Over the last hundred years or so, however,…[the] hopeful vision [that secularism promises a neutral public and peaceful space] has not materialized. Rather than seeing greater harmony in secular societies, we have witnessed more community breakdown. We also notice that the greatest losses of life in the twentieth century (Mao Tse-tung: 70 million deaths; Stalin: 20-40 million deaths; Hitler: 11-12 million deaths; Pol Pot: 1-2 million deaths”¦) have been inspired by secular ideologies, not religious ones. The atrocities that human beings commit against each other continue apace, and secularism is at a loss to know what to say about them. “It is the work of a few rogues” sounds less plausible every time we hear it. The incoherence of secularism also means that it cannot withstand determined pressure groups or totalitarian ideologies.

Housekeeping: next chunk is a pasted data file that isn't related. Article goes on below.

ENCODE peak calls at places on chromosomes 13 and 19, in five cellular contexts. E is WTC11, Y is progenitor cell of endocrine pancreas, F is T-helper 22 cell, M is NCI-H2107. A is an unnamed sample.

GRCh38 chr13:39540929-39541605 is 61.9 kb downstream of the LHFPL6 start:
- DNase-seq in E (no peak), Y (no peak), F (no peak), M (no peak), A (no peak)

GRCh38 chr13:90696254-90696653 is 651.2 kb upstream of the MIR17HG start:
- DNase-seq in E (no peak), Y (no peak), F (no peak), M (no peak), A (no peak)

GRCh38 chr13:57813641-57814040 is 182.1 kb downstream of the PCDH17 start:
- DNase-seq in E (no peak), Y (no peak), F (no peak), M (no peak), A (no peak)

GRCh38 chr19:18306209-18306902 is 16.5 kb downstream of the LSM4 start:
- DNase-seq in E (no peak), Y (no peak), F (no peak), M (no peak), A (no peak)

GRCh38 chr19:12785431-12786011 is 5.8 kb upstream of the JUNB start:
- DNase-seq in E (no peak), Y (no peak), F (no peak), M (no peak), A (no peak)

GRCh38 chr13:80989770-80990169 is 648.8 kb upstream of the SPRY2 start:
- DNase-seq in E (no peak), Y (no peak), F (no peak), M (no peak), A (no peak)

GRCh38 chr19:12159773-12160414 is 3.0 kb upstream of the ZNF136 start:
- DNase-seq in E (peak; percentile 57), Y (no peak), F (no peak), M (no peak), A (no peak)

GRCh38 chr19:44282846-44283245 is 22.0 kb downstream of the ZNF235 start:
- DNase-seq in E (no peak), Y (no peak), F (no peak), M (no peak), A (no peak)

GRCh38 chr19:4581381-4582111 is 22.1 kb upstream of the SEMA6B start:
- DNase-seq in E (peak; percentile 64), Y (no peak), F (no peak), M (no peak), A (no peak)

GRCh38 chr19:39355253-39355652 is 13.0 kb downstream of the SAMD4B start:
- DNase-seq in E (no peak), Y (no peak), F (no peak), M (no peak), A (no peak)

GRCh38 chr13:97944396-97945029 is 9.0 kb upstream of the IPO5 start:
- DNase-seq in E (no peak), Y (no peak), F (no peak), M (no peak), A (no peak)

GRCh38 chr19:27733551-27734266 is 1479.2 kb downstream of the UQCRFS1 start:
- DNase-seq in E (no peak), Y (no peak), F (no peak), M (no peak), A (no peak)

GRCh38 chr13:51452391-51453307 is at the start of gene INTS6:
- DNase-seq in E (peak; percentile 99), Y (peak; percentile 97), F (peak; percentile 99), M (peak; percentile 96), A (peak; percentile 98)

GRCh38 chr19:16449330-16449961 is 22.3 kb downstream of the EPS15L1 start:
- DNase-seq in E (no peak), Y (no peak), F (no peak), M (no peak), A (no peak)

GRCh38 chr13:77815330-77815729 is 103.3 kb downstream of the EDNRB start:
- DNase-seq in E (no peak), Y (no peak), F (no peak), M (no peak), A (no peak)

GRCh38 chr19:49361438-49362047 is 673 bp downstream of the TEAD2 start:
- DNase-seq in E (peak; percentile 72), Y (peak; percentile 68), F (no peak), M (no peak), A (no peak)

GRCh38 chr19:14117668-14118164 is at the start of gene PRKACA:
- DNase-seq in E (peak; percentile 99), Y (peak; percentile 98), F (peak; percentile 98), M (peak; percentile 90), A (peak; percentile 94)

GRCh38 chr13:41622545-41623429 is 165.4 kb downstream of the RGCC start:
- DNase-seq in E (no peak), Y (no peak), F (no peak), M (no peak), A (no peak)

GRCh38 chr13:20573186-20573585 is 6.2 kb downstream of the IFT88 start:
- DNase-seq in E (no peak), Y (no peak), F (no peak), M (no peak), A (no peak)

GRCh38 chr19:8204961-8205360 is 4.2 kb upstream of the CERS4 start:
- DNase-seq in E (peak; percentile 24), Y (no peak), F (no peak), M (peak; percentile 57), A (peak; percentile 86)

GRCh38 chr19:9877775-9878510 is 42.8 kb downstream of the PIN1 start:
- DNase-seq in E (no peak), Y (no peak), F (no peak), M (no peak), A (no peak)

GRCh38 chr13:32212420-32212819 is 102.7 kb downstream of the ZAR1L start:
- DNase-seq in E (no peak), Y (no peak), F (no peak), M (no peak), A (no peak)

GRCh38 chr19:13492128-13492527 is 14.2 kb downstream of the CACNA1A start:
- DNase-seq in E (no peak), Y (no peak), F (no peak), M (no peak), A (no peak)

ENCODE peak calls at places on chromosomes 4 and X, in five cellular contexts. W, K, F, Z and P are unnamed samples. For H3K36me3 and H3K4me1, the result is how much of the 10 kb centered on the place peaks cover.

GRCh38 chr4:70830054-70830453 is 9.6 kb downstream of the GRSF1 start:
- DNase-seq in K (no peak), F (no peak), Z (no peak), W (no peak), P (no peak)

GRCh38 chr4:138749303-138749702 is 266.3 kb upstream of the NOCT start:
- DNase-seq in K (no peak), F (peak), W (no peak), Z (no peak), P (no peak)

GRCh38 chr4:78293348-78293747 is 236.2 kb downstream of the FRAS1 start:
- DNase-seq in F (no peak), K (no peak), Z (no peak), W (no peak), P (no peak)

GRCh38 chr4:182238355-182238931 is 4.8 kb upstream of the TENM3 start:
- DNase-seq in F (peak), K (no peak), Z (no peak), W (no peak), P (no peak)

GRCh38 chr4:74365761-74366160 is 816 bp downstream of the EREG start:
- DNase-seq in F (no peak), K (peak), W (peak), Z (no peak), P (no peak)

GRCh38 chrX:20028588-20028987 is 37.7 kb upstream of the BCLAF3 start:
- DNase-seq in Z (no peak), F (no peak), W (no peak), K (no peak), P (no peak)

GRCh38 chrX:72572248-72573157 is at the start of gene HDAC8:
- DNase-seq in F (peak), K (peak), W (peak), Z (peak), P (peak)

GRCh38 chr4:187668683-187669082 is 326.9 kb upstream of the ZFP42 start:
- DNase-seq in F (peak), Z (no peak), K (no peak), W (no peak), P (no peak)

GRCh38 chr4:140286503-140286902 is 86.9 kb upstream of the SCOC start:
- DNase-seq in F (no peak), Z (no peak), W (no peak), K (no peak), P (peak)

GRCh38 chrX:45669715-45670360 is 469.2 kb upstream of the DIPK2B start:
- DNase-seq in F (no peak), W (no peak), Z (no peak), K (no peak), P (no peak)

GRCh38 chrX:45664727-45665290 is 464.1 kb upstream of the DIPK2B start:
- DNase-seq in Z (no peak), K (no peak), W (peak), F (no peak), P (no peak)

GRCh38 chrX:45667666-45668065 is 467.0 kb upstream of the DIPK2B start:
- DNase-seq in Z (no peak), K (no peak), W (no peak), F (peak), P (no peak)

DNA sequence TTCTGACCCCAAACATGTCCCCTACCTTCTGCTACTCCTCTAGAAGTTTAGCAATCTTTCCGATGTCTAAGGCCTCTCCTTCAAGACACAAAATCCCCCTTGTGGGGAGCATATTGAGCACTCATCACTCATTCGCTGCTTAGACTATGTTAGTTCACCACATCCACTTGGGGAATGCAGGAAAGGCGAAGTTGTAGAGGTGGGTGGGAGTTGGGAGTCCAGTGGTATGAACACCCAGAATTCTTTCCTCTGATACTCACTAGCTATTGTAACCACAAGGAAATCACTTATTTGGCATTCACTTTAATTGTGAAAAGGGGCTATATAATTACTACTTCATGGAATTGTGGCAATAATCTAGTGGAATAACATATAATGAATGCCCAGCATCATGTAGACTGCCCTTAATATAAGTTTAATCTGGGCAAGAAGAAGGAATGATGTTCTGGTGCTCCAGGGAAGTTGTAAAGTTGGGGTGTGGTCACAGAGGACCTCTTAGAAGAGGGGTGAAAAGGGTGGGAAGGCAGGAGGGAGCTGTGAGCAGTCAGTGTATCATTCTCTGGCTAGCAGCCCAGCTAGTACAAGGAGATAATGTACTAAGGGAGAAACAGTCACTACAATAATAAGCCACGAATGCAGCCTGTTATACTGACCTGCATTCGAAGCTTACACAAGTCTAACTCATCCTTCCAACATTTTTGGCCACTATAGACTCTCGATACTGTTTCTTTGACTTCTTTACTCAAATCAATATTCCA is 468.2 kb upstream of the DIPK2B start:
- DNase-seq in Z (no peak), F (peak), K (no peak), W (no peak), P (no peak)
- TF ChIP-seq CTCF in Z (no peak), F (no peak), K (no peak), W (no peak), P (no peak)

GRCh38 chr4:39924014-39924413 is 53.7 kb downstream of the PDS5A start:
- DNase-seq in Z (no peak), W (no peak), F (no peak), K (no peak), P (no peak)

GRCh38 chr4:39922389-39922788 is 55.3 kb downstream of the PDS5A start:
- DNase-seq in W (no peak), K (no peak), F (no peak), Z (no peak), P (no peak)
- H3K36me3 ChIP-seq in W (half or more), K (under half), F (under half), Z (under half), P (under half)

I believe secularism in the West is really a combination of Christianity and paganism, with the proportions shifting over the years from the former to the latter. Secularism does not supply values of its own but borrows them from Christianity (human rights, care for minorities, freedom of speech, toleration of differences, etc.) or paganism (fascination with astrology and ever more extreme forms of entertainment, lower views of marriage, higher views of other relationships, openness to abortion/infanticide, euthanasia, etc.). Credit is rarely given to these sources, and it is only as the proportion of paganism has increased that the true nature of secularism is becoming more apparent.